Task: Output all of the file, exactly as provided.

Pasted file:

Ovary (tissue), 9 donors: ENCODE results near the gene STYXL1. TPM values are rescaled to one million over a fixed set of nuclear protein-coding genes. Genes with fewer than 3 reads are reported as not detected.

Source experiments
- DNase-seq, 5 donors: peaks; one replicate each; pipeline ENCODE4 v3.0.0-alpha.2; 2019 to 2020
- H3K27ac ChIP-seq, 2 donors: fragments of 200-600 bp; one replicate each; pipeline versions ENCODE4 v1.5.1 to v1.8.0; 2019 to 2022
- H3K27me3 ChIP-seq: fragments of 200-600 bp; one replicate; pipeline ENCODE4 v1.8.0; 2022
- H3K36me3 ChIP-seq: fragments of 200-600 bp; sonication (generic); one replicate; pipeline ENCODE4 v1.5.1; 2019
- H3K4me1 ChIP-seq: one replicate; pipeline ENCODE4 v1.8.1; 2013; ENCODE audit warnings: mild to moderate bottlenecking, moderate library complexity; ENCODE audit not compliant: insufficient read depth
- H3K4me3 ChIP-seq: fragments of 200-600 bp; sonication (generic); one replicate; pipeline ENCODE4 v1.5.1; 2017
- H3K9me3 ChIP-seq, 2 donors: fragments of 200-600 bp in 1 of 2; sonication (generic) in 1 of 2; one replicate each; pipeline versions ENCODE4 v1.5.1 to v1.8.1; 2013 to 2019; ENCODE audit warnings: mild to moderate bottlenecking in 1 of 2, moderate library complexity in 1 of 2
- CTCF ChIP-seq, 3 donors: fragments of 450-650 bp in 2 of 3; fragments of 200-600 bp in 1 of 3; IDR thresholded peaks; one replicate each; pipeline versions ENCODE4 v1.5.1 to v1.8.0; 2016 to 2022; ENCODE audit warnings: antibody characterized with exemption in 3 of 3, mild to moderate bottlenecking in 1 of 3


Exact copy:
Ovary (tissue), 9 donors: ENCODE results near the gene STYXL1. TPM values are rescaled to one million over a fixed set of nuclear protein-coding genes. Genes with fewer than 3 reads are reported as not detected.

Source experiments
- DNase-seq, 5 donors: peaks; one replicate each; pipeline ENCODE4 v3.0.0-alpha.2; 2019 to 2020
- H3K27ac ChIP-seq, 2 donors: fragments of 200-600 bp; one replicate each; pipeline versions ENCODE4 v1.5.1 to v1.8.0; 2019 to 2022
- H3K27me3 ChIP-seq: fragments of 200-600 bp; one replicate; pipeline ENCODE4 v1.8.0; 2022
- H3K36me3 ChIP-seq: fragments of 200-600 bp; sonication (generic); one replicate; pipeline ENCODE4 v1.5.1; 2019
- H3K4me1 ChIP-seq: one replicate; pipeline ENCODE4 v1.8.1; 2013; ENCODE audit warnings: mild to moderate bottlenecking, moderate library complexity; ENCODE audit not compliant: insufficient read depth
- H3K4me3 ChIP-seq: fragments of 200-600 bp; sonication (generic); one replicate; pipeline ENCODE4 v1.5.1; 2017
- H3K9me3 ChIP-seq, 2 donors: fragments of 200-600 bp in 1 of 2; sonication (generic) in 1 of 2; one replicate each; pipeline versions ENCODE4 v1.5.1 to v1.8.1; 2013 to 2019; ENCODE audit warnings: mild to moderate bottlenecking in 1 of 2, moderate library complexity in 1 of 2
- CTCF ChIP-seq, 3 donors: fragments of 450-650 bp in 2 of 3; fragments of 200-600 bp in 1 of 3; IDR thresholded peaks; one replicate each; pipeline versions ENCODE4 v1.5.1 to v1.8.0; 2016 to 2022; ENCODE audit warnings: antibody characterized with exemption in 3 of 3, mild to moderate bottlenecking in 1 of 3